A recent case throws open a number of issues when adjudication comes up against insolvency and financial factors.
- The case details
- Failure to pay
- Winding-up petition not an automatic defence
- Comments on responsibility
The interplay between adjudication and insolvency has produced a number of interesting decisions in the courts.
One such decision has recently been made in Alexander & Law Ltd v Coveside (21BPR) Ltd  EWHC 3949.
In that case, a question arose as to whether the existence of a winding-up petition provided a defence to a claim for summary judgement to enforce an adjudication decision.
Mr Justice Coulson held that it did not, but, on the facts of the case, having granted judgment, he stayed execution of it.
The case details
Alexander & Law (A&L) was engaged by Coveside to carry out works. The contract was signed in May 2011. By March 2013, A&L was in financial difficulties and on 25 March 2013 its contract was terminated.
There were issues between the parties relating to non-payment of certified sums, defects, delays and the validity of termination.
In June, A&L commenced and completed two separate adjudications: one for the retention monies – this failed due to termination of the contract – and one for wrongful termination – this was successful and A&L was awarded circa £200,000.
Failure to pay
Coveside failed to pay and A&L issued enforcement proceedings. Also in June 2013, a winding-up petition was presented against A&L by a third party.
The petition was supported by other companies, including Coveside.
“The judge held that courts will not consider whether a claimant is ‘actually insolvent’ on a summary judgement application”
During the enforcement proceedings, Coveside argued that the existence of the winding-up petition was an absolute defence to summary judgement, that A&L was unable to pay its debts as they fell due and that it was likely to be wound-up.
Alternatively, Coveside sought a stay of execution pending outcome of the winding-up hearing.
A&L argued that existence of a winding-up petition does not establish insolvency and therefore should not be a defence to a summary judgement application. It also said the court should not pre-empt the decision the companies court might make on the petition.
Winding-up petition not an automatic defence
The judge agreed with A&L and approved and expanded reasoning found in a previous unreported case on this point (Harwood Construction ltd v Lantrode Ltd – 24 November 2000).
He held that the existence of a winding-up petition is not an automatic defence and courts will not consider whether a claimant is ‘actually insolvent’ on a summary judgement application.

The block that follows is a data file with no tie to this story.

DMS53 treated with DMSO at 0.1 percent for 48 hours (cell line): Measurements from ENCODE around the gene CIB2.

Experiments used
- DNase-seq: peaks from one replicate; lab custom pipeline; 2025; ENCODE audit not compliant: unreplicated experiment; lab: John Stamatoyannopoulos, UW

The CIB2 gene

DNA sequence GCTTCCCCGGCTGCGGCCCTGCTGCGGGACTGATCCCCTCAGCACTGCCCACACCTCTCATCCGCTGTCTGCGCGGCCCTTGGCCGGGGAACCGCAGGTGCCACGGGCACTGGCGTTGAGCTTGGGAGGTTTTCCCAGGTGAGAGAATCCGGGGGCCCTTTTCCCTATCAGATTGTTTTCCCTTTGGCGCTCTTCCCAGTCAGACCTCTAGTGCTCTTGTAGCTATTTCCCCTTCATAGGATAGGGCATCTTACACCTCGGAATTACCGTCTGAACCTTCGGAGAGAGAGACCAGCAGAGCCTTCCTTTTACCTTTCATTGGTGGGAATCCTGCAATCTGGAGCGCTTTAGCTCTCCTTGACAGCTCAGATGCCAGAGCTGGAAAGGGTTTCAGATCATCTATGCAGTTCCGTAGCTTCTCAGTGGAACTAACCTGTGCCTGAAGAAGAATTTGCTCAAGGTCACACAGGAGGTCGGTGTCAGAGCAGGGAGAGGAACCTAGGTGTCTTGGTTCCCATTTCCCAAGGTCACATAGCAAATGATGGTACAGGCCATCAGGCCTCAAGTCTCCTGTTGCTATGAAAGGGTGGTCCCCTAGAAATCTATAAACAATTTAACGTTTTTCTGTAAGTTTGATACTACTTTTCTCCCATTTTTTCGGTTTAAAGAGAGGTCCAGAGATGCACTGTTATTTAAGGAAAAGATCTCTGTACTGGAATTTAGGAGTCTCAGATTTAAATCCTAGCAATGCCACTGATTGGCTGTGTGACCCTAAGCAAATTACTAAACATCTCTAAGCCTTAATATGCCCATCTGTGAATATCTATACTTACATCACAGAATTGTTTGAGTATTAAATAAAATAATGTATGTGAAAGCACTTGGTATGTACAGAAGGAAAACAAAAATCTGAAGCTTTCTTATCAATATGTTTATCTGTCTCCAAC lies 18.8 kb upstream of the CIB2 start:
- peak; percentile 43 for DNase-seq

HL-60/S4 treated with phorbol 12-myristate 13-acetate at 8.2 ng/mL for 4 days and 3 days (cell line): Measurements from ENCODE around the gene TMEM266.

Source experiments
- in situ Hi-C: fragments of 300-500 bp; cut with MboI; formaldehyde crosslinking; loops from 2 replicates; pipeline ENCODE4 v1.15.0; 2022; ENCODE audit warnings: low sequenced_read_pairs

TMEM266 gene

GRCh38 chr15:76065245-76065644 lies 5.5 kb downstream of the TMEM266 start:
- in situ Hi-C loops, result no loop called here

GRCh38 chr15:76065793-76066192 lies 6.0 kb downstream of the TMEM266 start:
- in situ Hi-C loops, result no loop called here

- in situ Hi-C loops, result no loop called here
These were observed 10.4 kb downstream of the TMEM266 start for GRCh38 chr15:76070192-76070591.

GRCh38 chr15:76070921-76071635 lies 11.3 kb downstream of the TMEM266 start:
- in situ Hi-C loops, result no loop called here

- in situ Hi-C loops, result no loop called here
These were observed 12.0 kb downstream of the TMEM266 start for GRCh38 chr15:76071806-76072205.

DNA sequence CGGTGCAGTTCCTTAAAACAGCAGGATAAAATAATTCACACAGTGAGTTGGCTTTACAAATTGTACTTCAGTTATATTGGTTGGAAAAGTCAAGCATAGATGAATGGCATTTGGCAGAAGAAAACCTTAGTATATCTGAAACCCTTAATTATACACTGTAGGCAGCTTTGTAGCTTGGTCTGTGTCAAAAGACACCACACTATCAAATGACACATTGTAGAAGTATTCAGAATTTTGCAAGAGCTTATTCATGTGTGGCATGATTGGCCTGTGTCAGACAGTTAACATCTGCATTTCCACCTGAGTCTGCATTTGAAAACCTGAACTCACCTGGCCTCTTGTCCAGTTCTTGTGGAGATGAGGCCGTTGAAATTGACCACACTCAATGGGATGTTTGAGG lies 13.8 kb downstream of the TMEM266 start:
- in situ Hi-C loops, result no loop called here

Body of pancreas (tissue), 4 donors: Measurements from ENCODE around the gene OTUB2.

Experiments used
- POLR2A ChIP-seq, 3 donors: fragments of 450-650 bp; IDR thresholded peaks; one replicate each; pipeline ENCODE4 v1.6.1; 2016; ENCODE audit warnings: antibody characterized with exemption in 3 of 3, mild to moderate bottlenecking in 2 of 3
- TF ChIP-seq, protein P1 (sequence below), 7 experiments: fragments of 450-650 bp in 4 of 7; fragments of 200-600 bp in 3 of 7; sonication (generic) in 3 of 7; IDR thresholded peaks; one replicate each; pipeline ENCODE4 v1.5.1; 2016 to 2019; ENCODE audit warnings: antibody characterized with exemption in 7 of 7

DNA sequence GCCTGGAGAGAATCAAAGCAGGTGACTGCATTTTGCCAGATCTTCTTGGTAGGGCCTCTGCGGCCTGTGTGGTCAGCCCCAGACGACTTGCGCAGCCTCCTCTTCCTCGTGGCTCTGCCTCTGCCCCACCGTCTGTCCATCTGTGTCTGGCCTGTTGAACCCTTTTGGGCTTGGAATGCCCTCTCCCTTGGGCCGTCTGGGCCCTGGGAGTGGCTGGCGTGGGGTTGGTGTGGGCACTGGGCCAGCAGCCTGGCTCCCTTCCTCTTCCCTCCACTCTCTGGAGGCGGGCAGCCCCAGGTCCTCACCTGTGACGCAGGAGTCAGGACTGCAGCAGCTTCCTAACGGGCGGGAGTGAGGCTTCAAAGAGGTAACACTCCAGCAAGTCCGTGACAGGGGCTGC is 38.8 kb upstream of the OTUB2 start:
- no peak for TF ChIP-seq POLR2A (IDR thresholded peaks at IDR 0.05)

“It seems odd that non-payment by Coveside was considered to have nothing to do with payments on different projects”
In deciding whether to stay execution, the judge applied the principles laid down in Wimbledon Construction Company 2000 v Derek Vago  BLR 374, namely whether A&L would be able to repay any sums paid when repayment fell due and whether A&L’s poor financial position was due wholly or significantly due to Coveside’s failure to pay.
He concluded that there was a high risk that A&L would be unable to repay the money. This was because A&L had disputed and undisputed debts to creditors supporting the petition, it stopped trading in March 2013 and there was a large bank overdraft (larger than the amount awarded by the adjudicator).
When looking at A&L’s poor financial position, the judge took into account the timing of the non-payment and concluded that its effect was “modest” because at the time when the monies fell due, A&L had already ceased trading, debts to others had already arisen and some of the debts related to different projects.
Comments on responsibility
Although the judge stayed execution, his comments on responsibility for A&L’s poor financial position are interesting.
It is difficult to see how a failure to pay £200,000 in March did not affect A&L’s financial position; the amount could have covered some of the debts and perhaps could have prevented a winding-up petition being issued.
Further, it seems odd that non-payment by Coveside was considered to have nothing to do with payments on different projects: it is common for contractors to juggle their cashflow and use monies paid on one project to pay debts on another.
However, had a different decision been reached it may have opened the door to a new tactic being deployed in future to avoid paying up on adjudication decision.
Kasia Dickson is a legal assistant Thomas Eggar